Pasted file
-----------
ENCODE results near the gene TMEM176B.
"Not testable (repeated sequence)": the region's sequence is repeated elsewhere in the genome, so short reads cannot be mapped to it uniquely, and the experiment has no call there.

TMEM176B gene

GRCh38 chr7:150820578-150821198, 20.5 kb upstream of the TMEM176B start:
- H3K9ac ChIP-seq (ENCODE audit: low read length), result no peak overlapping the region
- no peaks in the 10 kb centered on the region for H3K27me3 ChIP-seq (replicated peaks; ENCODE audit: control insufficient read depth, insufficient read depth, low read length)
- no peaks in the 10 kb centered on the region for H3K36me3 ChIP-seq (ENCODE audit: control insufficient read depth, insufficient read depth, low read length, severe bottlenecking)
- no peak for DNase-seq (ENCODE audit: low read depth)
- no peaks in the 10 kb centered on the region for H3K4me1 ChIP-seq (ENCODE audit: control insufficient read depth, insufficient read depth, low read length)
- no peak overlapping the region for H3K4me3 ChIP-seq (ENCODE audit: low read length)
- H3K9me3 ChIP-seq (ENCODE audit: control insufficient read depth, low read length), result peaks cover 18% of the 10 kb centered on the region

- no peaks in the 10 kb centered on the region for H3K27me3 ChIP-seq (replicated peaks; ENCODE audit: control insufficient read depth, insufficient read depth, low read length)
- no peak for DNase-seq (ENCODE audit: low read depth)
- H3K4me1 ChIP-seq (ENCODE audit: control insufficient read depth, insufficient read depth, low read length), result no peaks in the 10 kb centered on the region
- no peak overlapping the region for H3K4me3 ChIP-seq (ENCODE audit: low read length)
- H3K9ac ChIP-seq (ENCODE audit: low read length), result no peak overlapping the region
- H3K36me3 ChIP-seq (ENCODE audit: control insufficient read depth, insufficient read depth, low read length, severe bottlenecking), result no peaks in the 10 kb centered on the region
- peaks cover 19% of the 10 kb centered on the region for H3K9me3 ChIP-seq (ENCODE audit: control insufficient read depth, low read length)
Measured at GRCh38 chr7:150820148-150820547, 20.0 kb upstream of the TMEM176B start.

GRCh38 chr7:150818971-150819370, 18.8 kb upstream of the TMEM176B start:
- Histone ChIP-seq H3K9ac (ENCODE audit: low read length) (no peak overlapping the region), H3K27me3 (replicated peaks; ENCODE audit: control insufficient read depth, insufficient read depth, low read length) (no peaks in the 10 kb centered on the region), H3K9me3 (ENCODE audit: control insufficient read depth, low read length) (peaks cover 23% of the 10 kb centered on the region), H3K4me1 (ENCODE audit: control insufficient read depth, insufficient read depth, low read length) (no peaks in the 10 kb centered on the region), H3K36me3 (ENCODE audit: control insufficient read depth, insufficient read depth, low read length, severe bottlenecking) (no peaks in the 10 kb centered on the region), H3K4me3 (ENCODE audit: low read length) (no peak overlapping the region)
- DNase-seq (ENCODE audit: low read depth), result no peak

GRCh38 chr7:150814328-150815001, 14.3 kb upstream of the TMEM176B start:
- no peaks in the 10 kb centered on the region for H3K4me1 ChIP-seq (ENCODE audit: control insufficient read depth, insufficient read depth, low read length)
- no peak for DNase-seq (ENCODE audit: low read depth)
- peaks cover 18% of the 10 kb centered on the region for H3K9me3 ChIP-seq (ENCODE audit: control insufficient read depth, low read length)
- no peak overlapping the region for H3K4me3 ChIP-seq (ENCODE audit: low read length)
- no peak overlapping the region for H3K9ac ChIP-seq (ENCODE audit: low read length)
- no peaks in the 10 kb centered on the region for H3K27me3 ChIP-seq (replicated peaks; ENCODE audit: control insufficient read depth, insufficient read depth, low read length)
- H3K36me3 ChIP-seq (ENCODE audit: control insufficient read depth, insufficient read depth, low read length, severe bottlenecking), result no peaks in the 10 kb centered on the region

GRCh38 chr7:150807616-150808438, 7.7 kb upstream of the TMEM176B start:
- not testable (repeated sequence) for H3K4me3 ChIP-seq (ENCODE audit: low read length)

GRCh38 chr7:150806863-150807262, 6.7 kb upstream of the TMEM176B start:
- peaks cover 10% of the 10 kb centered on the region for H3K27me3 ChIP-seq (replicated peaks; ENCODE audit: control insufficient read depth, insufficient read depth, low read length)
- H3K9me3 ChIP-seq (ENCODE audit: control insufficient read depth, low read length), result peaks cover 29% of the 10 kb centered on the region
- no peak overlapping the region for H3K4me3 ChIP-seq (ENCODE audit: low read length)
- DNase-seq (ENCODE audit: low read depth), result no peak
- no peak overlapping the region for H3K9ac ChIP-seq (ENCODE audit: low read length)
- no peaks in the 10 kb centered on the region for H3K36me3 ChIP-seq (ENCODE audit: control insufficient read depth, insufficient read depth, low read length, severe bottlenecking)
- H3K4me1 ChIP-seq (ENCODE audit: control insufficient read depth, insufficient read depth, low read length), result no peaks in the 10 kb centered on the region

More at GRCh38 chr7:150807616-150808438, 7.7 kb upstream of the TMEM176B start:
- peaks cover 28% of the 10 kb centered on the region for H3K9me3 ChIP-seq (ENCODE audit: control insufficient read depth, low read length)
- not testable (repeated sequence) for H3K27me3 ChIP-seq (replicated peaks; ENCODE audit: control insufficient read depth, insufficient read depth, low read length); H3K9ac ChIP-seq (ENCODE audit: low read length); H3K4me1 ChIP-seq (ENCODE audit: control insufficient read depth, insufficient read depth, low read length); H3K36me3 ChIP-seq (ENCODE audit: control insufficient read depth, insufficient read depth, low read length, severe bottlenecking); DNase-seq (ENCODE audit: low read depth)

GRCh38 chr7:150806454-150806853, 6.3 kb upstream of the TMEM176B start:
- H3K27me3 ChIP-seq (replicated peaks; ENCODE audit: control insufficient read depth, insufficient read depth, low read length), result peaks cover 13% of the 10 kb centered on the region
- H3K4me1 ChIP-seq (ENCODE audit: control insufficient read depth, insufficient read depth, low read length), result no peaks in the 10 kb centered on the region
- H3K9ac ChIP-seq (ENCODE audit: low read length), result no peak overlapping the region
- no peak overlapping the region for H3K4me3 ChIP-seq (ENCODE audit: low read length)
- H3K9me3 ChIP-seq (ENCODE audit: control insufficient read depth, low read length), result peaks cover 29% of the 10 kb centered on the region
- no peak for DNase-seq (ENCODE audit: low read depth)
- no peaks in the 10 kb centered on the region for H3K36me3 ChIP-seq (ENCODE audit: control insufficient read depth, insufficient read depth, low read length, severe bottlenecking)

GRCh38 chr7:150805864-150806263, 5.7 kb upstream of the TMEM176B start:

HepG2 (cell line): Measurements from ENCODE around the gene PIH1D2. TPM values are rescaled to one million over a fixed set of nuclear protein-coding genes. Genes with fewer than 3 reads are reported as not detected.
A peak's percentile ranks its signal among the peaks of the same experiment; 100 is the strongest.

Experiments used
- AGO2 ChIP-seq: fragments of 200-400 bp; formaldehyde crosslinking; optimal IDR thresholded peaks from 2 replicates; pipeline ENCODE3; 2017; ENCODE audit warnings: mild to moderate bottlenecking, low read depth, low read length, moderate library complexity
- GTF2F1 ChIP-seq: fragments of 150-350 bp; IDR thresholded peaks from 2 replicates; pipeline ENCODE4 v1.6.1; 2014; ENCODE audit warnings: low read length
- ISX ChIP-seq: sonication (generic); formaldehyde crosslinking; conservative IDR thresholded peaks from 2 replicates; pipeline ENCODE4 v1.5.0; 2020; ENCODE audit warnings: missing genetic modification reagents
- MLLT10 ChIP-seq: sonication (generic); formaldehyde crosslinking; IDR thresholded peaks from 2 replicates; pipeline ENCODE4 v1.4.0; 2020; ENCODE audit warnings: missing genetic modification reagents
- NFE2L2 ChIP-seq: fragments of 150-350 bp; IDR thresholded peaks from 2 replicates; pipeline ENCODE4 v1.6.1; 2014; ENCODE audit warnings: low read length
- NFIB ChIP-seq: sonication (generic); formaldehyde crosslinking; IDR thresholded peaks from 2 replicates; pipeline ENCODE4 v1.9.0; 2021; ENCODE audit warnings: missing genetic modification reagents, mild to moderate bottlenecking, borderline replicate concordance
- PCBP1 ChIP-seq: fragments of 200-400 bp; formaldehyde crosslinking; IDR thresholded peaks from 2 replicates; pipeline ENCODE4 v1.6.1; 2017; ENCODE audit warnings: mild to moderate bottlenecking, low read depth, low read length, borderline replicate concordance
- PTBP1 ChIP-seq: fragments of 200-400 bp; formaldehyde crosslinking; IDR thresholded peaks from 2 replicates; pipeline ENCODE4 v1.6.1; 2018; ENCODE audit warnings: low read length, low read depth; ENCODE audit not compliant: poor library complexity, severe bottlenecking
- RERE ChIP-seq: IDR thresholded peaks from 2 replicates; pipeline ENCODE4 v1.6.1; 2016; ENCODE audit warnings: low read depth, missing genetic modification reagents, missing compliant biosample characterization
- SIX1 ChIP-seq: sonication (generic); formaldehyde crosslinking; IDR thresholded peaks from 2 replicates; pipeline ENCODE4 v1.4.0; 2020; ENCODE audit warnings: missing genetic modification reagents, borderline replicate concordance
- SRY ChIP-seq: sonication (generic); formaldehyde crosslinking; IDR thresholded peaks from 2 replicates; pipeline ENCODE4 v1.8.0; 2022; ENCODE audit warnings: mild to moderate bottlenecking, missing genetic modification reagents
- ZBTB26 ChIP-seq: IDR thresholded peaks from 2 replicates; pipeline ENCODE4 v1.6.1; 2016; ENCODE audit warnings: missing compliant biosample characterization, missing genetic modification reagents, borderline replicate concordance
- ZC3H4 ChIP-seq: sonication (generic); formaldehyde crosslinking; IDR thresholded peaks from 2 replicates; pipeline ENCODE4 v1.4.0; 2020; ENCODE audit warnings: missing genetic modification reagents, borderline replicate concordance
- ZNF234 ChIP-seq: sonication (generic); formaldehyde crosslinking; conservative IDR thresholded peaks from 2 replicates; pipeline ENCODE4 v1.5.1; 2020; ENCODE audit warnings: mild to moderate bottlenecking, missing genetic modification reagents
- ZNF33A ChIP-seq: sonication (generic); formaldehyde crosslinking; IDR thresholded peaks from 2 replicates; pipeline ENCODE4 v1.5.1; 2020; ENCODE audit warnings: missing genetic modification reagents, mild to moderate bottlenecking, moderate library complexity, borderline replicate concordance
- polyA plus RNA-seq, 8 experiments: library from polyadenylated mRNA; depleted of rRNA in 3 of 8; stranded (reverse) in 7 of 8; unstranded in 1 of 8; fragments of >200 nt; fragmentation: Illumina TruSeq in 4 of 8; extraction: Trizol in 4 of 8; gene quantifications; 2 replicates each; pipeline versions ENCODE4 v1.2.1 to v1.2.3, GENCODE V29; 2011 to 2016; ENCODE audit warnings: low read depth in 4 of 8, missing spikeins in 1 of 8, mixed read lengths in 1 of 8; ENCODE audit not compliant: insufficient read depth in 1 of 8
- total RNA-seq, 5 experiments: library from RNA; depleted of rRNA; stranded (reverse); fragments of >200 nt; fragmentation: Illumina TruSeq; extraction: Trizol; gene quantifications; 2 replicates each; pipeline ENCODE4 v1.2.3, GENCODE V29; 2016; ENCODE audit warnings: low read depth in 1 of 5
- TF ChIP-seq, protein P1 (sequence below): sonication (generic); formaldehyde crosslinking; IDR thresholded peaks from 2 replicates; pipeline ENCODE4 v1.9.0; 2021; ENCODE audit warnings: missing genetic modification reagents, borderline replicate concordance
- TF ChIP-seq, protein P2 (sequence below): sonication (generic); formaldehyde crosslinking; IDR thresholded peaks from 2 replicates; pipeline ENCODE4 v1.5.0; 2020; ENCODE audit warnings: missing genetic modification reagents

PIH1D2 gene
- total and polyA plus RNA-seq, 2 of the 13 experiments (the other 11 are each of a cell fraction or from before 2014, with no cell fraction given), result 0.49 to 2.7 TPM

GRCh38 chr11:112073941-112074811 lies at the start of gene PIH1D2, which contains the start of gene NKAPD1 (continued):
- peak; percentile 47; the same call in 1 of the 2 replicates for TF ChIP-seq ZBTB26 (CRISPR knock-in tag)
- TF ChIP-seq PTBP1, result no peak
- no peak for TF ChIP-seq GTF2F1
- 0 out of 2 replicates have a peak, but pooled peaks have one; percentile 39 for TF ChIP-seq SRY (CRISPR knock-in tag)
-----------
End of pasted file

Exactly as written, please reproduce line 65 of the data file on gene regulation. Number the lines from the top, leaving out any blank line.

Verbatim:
- SIX1 ChIP-seq: sonication (generic); formaldehyde crosslinking; IDR thresholded peaks from 2 replicates; pipeline ENCODE4 v1.4.0; 2020; ENCODE audit warnings: missing genetic modification reagents, borderline replicate concordance